Raunchy ad campaign makes headlines for all the wrong reasons

The clothing company is proud of the campaign.

Suistudio, a Dutch women’s suit label, has created uproar over its latest ad campaign, which puts a literal spin on their slogan, “Not Dressing Men”. 

The series of photographs show women wearing well-fitted designer suits in positions of power … with naked men in the background, or lying beneath their feet.

While all of the men have been positioned so that the, ahem, important bits aren’t visible on camera, the message is clear. 

“There is nothing wrong with sex, the naked human body, and the inclusion of that in a campaign. Sex is a big part of fashion,” Kristina Barricelli, the vice president of Suistudio USA, writes in an article.

“The problem is that in recent history, we haven’t seen a naked man objectified in the background. How strange! Why not?”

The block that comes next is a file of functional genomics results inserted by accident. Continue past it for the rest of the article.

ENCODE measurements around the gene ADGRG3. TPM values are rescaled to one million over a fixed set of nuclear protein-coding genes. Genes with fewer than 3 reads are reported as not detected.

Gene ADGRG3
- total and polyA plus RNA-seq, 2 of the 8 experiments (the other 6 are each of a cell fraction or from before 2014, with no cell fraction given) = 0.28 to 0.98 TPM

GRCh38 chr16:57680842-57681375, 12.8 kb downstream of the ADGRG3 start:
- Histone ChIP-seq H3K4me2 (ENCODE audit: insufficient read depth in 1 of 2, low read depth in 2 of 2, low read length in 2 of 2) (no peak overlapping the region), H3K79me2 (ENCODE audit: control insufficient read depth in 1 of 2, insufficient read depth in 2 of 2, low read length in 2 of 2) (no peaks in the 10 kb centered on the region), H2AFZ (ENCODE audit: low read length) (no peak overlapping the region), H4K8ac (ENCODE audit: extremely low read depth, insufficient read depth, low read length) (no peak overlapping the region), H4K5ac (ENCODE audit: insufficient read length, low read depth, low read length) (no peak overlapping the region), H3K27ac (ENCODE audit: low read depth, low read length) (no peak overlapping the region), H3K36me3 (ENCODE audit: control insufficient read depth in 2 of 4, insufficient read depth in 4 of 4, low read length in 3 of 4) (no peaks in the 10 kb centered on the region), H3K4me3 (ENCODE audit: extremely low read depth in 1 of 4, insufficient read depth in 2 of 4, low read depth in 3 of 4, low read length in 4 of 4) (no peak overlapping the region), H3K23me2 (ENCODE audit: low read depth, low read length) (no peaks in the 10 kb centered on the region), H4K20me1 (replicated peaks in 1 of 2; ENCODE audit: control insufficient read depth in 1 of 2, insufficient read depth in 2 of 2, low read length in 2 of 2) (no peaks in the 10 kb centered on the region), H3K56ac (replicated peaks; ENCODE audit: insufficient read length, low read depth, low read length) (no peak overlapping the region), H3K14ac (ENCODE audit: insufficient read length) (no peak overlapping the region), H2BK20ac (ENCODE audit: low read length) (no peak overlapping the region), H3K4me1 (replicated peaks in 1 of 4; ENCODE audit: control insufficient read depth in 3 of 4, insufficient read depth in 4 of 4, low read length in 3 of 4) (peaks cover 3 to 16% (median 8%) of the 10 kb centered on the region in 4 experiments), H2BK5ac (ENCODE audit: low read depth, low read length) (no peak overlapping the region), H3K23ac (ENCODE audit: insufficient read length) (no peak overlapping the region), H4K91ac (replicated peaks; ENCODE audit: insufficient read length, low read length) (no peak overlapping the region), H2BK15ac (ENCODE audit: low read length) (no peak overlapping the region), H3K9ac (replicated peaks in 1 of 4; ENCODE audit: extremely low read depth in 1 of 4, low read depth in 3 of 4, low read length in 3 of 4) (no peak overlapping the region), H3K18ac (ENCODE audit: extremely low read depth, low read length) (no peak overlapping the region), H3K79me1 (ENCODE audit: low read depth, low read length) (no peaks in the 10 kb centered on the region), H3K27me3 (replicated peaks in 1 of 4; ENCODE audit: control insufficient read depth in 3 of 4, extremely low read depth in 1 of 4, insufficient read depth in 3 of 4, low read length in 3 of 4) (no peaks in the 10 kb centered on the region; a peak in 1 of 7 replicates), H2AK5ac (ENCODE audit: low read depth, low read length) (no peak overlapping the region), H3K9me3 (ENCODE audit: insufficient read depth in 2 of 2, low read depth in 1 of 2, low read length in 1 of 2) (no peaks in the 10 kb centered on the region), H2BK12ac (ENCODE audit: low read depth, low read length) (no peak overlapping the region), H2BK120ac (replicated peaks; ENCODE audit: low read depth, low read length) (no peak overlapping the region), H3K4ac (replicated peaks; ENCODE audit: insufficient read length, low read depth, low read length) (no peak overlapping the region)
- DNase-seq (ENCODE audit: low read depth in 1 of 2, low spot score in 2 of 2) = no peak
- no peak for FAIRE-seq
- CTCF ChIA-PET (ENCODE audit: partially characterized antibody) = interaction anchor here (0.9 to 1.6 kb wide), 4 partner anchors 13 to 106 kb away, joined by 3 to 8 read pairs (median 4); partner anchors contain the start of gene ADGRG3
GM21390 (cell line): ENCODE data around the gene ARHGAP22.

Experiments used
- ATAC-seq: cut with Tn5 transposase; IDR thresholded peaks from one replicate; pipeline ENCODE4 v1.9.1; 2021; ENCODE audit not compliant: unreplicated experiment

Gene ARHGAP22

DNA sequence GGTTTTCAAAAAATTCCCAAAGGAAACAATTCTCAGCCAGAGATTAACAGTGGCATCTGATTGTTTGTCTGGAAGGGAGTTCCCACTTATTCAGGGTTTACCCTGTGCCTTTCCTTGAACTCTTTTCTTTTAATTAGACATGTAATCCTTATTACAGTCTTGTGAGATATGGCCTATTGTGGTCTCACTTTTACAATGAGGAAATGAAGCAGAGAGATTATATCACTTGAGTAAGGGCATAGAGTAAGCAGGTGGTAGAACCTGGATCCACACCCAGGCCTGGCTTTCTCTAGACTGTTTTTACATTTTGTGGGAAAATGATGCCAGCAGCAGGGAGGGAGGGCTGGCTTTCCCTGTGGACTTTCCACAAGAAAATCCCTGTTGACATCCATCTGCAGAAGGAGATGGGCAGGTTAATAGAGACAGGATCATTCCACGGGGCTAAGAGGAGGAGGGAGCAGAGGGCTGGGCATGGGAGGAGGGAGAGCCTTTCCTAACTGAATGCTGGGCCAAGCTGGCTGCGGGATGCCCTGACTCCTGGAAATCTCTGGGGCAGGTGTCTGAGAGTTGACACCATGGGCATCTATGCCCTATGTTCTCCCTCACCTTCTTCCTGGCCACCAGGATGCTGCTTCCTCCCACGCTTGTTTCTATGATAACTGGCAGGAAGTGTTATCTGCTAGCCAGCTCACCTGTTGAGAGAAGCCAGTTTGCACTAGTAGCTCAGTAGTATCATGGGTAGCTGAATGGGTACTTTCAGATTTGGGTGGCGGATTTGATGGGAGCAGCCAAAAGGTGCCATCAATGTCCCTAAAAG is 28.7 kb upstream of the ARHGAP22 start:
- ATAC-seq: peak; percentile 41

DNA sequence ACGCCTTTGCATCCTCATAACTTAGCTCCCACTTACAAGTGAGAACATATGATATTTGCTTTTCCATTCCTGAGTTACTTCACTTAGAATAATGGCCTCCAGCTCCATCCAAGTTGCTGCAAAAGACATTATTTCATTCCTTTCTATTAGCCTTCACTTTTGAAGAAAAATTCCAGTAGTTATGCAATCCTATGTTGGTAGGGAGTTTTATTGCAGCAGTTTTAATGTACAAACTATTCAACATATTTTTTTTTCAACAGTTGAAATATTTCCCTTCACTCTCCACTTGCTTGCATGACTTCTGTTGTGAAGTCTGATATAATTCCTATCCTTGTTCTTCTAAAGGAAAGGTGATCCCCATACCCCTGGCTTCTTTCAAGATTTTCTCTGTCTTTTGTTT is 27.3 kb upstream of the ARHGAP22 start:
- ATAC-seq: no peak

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Barricelli says the ads are an attempt to get viewers to stereotypical gender roles that usually occur in advertising. The move, while controversial, definitely suits a company that focuses on making high-power suits for women rather than men. 

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However, the general public doesn’t necessarily agree that the Netherlands company’s campaign is effective. 

“How can you be proud of this campaign? … The man is still the center of this ad — not the woman. Show a powerful woman without trying to purposefully be shocking,” one commenter wrote on Facebook.

Others are more supportive of the attempt to subvert gender, and still others are just happy for the chance to stare at a toned male backside while pretending to look at the fashion.

It wouldn’t be the first time an ad campaign intended for inclusivity backfired on a company. Just recently, the controversial Dove ad that showed an African-American woman taking off her shirt and transforming into a Caucasian woman received so much backlash that the entire video was pulled and Dove issued an apology regarding the matter. 

What do you think of the ad campaign? Does the company have a point or is it just for shock value?